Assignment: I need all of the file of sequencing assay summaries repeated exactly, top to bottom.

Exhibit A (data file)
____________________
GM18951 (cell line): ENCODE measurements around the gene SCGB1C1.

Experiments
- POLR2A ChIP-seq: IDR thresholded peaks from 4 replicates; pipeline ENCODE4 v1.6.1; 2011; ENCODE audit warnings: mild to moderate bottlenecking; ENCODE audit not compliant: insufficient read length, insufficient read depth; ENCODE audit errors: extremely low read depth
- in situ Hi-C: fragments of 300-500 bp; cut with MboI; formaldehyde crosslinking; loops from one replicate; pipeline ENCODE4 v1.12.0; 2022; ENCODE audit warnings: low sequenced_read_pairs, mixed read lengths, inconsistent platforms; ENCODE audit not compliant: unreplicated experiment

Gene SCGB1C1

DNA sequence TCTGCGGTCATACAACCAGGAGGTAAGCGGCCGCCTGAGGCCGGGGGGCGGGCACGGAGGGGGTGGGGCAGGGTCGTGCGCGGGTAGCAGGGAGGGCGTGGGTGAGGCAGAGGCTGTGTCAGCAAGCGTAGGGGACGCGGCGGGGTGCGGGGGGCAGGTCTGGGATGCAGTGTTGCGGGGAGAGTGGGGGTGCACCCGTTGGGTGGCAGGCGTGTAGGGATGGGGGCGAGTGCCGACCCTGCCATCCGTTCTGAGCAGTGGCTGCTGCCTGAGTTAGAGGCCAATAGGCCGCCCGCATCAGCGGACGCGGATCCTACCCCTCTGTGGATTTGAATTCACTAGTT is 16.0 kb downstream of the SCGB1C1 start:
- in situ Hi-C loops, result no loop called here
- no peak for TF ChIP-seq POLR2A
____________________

GM18951 (cell line): ENCODE measurements around the gene SCGB1C1.

Experiments
- POLR2A ChIP-seq: IDR thresholded peaks from 4 replicates; pipeline ENCODE4 v1.6.1; 2011; ENCODE audit warnings: mild to moderate bottlenecking; ENCODE audit not compliant: insufficient read length, insufficient read depth; ENCODE audit errors: extremely low read depth
- in situ Hi-C: fragments of 300-500 bp; cut with MboI; formaldehyde crosslinking; loops from one replicate; pipeline ENCODE4 v1.12.0; 2022; ENCODE audit warnings: low sequenced_read_pairs, mixed read lengths, inconsistent platforms; ENCODE audit not compliant: unreplicated experiment

Gene SCGB1C1

DNA sequence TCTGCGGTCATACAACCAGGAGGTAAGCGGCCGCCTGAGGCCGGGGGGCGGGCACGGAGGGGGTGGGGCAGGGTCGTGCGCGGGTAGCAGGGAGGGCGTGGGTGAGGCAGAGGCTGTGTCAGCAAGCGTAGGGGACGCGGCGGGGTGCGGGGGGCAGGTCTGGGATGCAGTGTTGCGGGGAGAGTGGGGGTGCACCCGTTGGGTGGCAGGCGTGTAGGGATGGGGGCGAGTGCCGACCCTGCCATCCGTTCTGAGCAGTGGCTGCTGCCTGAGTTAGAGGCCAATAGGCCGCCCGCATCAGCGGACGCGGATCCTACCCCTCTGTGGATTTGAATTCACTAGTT is 16.0 kb downstream of the SCGB1C1 start:
- in situ Hi-C loops, result no loop called here
- no peak for TF ChIP-seq POLR2A